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United States Department of Agriculture

Agricultural Research Service

Title: Does Salinity Reduce Boron's Toxic Effect in Broccoli?

Authors
item Grieve, Catherine
item Grattan, Stephen - DEP LAWR, UC DAVIS, CA
item Poss, James
item Smith, T - DEP LAWR, UC DAVIS, CA
item Suarez, Donald
item Suarez, Donald

Submitted to: Proceedings of the International Salinity Forum
Publication Type: Proceedings
Publication Acceptance Date: April 11, 2005
Publication Date: April 25, 2005
Repository URL: http://www.ars.usda.gov/SP2UserFiles/Place/53102000/pdf_pubs/P2043.pdf
Citation: Grieve, C.M., Grattan, S.R., Poss, J.A., Smith, T.E., Suarez, D.L. 2005. Does salinity reduce boron's toxic effect in broccoli? In: Proceedings of the International Salinity Forum, Managing Saline Soils and Water: Science, Technology, and Soil Issues. April 25-27, 2005. Riverside, CA pp:67-70.

Interpretive Summary: Reuse of saline drainage water is a management option on the west side of the San Joaquin Valley (SJV) of California that is necessary for reducing the volumes of saline drainage that require disposal. A potential limitation to the use of these waters for agricultural production is the extent by which boron, a naturally-occurring trace element, affects the selection, growth and yield of crops in the reuse system. Boron is a concern for several reasons. First, boron is a microelement that is essential for crops, but has a small concentration window between deficiency and toxicity. Second, it has a higher affinity to soil than most common salts and requires much more water to reduce soil B than it does to reduce the salinity. Furthermore, the B concentration in SJV drainage water varies widely, but in nearly all cases, far exceeds levels that would result in toxic conditions based on B-tolerance guidelines. A greenhouse experiment was conducted at the USDA-ARS George E. Brown Jr. Salinity Laboratory, Riverside, CA. The test crop, broccoli, cultivar "Seminis PX511018" was irrigated with saline waters. Plants were harvested several times during the growing period to determine biomass production and to sample for mineral ion concentration in various plant tissues. Preliminary information indicate that broccoli is more tolerant to boron stress in the presence of salinity than under non-saline conditions.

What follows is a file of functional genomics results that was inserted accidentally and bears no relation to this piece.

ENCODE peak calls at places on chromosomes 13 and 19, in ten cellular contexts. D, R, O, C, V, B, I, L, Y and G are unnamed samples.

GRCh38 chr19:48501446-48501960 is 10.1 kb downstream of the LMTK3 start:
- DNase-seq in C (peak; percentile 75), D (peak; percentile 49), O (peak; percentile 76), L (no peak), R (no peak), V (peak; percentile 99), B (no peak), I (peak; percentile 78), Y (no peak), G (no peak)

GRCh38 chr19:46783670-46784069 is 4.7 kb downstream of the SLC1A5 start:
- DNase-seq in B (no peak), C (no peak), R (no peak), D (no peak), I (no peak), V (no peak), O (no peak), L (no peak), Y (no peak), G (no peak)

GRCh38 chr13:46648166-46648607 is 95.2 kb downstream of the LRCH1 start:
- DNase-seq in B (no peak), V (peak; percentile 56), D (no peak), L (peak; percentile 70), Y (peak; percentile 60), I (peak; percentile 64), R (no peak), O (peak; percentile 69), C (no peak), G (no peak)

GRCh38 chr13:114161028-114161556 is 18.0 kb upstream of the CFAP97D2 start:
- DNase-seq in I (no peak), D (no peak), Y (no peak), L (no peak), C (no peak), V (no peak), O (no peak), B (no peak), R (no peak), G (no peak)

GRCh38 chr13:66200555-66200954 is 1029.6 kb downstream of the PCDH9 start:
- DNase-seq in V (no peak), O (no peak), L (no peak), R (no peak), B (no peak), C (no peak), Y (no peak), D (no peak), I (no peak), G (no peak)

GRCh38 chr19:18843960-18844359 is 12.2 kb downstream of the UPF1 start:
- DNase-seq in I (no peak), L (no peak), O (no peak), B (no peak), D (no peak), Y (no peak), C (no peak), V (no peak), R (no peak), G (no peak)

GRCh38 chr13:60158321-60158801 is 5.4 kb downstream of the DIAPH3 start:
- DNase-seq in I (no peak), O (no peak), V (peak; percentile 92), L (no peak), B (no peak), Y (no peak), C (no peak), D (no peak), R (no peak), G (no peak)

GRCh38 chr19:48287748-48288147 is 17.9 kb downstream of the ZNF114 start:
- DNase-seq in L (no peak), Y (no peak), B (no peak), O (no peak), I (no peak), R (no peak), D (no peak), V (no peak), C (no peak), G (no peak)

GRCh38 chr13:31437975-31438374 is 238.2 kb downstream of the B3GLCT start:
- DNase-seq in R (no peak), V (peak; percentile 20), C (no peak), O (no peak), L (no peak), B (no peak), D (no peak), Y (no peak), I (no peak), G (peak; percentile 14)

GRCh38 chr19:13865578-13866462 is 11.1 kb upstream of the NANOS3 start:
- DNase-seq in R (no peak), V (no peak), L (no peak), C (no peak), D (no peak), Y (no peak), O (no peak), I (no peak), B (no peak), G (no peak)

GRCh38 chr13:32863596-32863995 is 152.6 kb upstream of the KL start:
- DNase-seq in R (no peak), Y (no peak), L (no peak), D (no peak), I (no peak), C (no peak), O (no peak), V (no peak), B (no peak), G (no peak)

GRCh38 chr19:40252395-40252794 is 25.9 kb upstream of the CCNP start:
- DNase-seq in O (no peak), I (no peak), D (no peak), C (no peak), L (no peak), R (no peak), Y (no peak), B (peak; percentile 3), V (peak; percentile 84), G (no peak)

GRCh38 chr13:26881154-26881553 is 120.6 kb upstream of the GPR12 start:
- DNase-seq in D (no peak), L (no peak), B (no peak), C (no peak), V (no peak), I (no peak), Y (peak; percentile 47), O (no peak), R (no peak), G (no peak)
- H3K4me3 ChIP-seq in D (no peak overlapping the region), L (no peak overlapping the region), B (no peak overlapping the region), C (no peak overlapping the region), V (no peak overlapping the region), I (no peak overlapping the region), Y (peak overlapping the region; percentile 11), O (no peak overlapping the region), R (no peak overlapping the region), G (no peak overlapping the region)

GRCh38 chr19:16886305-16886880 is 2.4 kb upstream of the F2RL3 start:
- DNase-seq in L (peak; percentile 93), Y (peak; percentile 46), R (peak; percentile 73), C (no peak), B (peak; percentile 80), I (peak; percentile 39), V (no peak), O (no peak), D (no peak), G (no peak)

Technical Abstract: Reuse of saline drainage water is a management option on the west side of the San Joaquin Valley (SJV) of California that is necessary for reducing the volumes of saline drainage that require disposal. A potential limitation to the use of these waters for agricultural production is the extent by which boron, a naturally-occurring trace element, affects the selection, growth and yield of crops in the reuse system. Boron is a concern for several reasons. First, boron is a microelement that is essential for crops, but has a small concentration window between deficiency and toxicity. Second, it has a higher affinity to soil than most common salts and requires much more water to reduce soil B than it does to reduce the salinity. Furthermore, the B concentration in SJV drainage water varies widely, but in nearly all cases, far exceeds levels that would result in toxic conditions based on B-tolerance guidelines. The question is often raised - Are the effects of salinity and boron on crops additive, synergistic or antagonistic. To answer this question, a greenhouse experiment was conducted at the ARS-USDA Salinity Laboratory. Broccoli variety 'Seminis PX511018', was grown in greenhouse sand culture. Irrigation treatments consisted of three salinity levels (electrical conductivities = 2, 11, 18 dS/m); three boron concentrations (0.23, 12, 30 mg/L); two water compositions (1) chloride-dominated salts and (2) waters with ion composition typical of those found in the western SJV; and three replications. Plants were harvested periodically throughout the growing season and again at maturity for biomass and tissue-ion accumulation. Shoots were separated into young and old leaves, stems and heads. Broccoli shoots (leaf and stem tissue) appear to be less sensitive to salinity and boron than the reproductive tissues (head). Marginal chlorosis and leaf cupping occurred when the plants were subjected to the low-salinity and high-boron treatment. Results of this preliminary study indicate that the dual stresses (salt and boron stress) are antagonistic.

Last Modified: 12/20/2014
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